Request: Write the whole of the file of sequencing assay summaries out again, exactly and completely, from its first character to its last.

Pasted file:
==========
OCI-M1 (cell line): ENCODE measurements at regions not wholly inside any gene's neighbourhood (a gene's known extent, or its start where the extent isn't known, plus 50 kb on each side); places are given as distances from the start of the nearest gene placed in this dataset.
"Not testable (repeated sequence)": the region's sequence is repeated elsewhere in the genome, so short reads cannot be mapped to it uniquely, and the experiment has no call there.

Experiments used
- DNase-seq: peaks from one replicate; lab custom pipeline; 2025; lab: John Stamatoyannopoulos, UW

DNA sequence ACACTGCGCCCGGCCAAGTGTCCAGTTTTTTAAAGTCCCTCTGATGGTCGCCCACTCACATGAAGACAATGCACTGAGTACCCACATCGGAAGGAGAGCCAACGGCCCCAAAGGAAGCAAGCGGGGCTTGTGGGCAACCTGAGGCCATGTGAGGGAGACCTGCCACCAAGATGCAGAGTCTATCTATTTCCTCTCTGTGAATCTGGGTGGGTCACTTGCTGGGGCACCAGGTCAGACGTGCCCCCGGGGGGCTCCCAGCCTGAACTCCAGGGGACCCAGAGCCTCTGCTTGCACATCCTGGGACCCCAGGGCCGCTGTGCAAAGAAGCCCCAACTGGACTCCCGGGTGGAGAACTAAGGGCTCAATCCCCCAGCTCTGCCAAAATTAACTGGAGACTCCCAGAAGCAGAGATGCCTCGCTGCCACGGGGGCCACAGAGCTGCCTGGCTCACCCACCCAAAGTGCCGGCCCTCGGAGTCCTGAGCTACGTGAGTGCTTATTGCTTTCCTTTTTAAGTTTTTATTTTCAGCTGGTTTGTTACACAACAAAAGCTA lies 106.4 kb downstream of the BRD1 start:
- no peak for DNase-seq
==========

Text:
OCI-M1 (cell line): ENCODE measurements at regions not wholly inside any gene's neighbourhood (a gene's known extent, or its start where the extent isn't known, plus 50 kb on each side); places are given as distances from the start of the nearest gene placed in this dataset.
"Not testable (repeated sequence)": the region's sequence is repeated elsewhere in the genome, so short reads cannot be mapped to it uniquely, and the experiment has no call there.

Experiments used
- DNase-seq: peaks from one replicate; lab custom pipeline; 2025; lab: John Stamatoyannopoulos, UW

DNA sequence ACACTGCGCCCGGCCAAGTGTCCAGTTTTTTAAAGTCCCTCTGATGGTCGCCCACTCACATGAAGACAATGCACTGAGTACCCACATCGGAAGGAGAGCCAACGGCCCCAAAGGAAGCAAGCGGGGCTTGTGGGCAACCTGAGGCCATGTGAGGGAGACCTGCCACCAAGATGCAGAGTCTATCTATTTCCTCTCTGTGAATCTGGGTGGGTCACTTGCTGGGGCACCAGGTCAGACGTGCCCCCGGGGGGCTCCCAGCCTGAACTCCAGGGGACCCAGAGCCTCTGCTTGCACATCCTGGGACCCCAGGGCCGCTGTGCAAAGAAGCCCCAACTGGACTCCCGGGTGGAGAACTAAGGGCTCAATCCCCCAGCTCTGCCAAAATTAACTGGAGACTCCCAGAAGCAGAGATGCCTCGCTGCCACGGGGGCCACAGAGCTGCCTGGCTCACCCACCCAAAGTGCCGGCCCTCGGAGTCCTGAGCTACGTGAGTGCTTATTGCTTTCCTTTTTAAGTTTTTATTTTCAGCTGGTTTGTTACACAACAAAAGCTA lies 106.4 kb downstream of the BRD1 start:
- no peak for DNase-seq